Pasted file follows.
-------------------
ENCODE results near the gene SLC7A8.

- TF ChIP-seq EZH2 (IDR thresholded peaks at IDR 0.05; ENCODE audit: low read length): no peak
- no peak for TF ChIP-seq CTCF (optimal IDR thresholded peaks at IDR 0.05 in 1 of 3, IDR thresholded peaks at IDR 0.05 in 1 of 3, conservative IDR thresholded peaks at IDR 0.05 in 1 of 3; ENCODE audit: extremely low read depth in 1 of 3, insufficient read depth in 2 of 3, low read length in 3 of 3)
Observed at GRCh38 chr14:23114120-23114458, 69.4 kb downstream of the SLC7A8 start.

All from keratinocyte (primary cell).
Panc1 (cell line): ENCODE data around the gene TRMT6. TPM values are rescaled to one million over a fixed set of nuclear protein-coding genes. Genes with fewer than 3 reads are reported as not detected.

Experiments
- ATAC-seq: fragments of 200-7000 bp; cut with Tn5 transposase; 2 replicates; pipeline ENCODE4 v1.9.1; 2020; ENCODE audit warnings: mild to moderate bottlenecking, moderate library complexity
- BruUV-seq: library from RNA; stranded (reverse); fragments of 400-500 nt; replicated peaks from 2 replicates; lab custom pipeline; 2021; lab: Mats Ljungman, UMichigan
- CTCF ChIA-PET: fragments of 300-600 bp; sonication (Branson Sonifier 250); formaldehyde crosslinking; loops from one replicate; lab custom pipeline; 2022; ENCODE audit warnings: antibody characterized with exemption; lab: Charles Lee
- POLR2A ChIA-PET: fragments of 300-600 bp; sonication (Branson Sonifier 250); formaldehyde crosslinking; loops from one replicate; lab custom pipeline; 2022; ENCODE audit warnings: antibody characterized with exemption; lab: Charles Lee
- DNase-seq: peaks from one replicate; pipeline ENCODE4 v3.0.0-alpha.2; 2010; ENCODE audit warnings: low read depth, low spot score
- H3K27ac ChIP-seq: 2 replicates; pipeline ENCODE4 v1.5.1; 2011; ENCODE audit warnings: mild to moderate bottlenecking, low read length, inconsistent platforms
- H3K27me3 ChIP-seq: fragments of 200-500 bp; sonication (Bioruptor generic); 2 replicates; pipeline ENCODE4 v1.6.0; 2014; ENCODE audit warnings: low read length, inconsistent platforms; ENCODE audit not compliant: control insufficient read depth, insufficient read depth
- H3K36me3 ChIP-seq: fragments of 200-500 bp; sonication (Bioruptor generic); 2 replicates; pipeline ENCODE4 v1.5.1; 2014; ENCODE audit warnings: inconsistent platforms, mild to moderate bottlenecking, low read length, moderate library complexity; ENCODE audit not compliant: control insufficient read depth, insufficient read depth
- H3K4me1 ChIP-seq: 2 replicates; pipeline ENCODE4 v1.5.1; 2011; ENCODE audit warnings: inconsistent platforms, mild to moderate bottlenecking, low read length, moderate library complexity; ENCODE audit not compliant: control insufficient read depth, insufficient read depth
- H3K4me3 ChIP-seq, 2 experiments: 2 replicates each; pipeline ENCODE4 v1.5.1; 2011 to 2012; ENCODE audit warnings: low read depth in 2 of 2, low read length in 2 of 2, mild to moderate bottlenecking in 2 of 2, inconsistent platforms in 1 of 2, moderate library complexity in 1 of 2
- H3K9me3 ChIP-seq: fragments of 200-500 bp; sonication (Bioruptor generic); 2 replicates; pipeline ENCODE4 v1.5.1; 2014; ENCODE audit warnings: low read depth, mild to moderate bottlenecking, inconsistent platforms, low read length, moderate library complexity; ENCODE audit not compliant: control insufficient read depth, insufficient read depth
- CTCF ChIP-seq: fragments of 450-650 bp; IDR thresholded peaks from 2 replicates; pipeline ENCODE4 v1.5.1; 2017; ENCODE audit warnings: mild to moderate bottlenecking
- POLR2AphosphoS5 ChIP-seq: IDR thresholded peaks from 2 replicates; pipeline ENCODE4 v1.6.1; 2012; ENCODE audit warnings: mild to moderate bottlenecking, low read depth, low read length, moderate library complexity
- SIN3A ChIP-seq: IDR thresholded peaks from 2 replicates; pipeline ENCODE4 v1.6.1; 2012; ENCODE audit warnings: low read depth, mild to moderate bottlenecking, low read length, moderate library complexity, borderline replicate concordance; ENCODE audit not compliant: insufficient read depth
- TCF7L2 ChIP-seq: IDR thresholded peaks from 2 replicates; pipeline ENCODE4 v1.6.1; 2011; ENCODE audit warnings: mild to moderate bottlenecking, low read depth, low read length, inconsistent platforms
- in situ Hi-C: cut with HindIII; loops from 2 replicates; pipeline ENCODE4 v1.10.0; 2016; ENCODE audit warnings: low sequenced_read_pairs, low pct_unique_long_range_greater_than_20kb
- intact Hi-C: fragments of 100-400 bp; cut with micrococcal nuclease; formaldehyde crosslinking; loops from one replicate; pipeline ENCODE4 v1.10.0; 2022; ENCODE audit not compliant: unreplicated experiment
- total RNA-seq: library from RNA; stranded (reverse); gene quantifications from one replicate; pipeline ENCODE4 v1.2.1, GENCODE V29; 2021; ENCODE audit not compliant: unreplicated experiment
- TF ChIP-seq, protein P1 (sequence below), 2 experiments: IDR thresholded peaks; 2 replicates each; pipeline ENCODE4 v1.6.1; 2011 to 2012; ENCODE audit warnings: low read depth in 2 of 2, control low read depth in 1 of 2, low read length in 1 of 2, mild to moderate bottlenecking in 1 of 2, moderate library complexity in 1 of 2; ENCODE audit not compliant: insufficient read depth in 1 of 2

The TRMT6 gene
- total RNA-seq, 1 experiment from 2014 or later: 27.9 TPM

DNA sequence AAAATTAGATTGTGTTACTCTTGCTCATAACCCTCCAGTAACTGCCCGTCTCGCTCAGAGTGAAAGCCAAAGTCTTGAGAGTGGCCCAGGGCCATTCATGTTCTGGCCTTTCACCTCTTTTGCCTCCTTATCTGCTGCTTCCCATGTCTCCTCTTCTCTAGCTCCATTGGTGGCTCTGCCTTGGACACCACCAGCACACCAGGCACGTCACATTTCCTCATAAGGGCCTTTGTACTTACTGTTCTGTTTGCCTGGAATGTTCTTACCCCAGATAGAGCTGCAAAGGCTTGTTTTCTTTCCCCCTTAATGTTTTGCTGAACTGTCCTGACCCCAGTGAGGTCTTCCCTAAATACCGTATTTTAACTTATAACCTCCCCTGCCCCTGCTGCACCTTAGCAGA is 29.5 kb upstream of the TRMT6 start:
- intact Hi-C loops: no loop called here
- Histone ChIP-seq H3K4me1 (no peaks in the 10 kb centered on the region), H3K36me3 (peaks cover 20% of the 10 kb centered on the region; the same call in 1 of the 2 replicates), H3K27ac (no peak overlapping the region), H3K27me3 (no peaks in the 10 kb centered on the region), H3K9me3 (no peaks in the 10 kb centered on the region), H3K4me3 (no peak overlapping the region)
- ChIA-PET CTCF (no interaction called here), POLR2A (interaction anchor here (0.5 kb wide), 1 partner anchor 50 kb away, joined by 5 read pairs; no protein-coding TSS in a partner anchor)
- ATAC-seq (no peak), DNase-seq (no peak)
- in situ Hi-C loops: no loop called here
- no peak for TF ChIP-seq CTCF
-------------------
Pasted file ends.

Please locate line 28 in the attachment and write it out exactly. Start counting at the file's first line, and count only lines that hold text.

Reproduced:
- total RNA-seq, 1 experiment from 2014 or later: 27.9 TPM